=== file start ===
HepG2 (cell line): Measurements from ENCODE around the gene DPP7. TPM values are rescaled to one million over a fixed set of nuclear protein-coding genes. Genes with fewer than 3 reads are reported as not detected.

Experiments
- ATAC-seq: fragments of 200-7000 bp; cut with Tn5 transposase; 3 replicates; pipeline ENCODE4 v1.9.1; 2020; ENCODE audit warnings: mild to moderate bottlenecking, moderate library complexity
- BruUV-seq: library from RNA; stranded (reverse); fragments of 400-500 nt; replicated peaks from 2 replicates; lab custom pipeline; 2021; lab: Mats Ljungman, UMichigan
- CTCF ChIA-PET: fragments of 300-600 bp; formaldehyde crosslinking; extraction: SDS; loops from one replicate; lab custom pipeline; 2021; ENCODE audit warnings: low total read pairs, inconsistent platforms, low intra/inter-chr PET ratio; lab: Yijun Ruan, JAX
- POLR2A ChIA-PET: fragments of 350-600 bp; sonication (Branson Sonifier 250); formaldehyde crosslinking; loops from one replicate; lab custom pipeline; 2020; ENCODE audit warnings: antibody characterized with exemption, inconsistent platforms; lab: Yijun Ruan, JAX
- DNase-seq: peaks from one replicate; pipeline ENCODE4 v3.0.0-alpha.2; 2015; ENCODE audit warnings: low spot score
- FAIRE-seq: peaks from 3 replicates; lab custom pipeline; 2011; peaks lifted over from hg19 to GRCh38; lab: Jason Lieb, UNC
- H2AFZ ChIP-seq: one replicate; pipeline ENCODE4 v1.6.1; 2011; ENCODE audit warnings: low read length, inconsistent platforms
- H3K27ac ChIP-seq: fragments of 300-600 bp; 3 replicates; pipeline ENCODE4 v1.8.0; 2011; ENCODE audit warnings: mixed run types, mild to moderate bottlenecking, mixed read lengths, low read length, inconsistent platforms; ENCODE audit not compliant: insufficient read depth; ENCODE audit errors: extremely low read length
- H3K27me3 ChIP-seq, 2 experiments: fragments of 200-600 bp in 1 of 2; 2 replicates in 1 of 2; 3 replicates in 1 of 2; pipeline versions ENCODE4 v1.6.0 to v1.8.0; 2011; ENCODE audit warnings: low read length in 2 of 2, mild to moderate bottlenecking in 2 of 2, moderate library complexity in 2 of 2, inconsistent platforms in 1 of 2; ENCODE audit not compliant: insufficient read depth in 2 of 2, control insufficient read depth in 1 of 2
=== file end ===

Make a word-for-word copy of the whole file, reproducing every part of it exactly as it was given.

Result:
HepG2 (cell line): Measurements from ENCODE around the gene DPP7. TPM values are rescaled to one million over a fixed set of nuclear protein-coding genes. Genes with fewer than 3 reads are reported as not detected.

Experiments
- ATAC-seq: fragments of 200-7000 bp; cut with Tn5 transposase; 3 replicates; pipeline ENCODE4 v1.9.1; 2020; ENCODE audit warnings: mild to moderate bottlenecking, moderate library complexity
- BruUV-seq: library from RNA; stranded (reverse); fragments of 400-500 nt; replicated peaks from 2 replicates; lab custom pipeline; 2021; lab: Mats Ljungman, UMichigan
- CTCF ChIA-PET: fragments of 300-600 bp; formaldehyde crosslinking; extraction: SDS; loops from one replicate; lab custom pipeline; 2021; ENCODE audit warnings: low total read pairs, inconsistent platforms, low intra/inter-chr PET ratio; lab: Yijun Ruan, JAX
- POLR2A ChIA-PET: fragments of 350-600 bp; sonication (Branson Sonifier 250); formaldehyde crosslinking; loops from one replicate; lab custom pipeline; 2020; ENCODE audit warnings: antibody characterized with exemption, inconsistent platforms; lab: Yijun Ruan, JAX
- DNase-seq: peaks from one replicate; pipeline ENCODE4 v3.0.0-alpha.2; 2015; ENCODE audit warnings: low spot score
- FAIRE-seq: peaks from 3 replicates; lab custom pipeline; 2011; peaks lifted over from hg19 to GRCh38; lab: Jason Lieb, UNC
- H2AFZ ChIP-seq: one replicate; pipeline ENCODE4 v1.6.1; 2011; ENCODE audit warnings: low read length, inconsistent platforms
- H3K27ac ChIP-seq: fragments of 300-600 bp; 3 replicates; pipeline ENCODE4 v1.8.0; 2011; ENCODE audit warnings: mixed run types, mild to moderate bottlenecking, mixed read lengths, low read length, inconsistent platforms; ENCODE audit not compliant: insufficient read depth; ENCODE audit errors: extremely low read length
- H3K27me3 ChIP-seq, 2 experiments: fragments of 200-600 bp in 1 of 2; 2 replicates in 1 of 2; 3 replicates in 1 of 2; pipeline versions ENCODE4 v1.6.0 to v1.8.0; 2011; ENCODE audit warnings: low read length in 2 of 2, mild to moderate bottlenecking in 2 of 2, moderate library complexity in 2 of 2, inconsistent platforms in 1 of 2; ENCODE audit not compliant: insufficient read depth in 2 of 2, control insufficient read depth in 1 of 2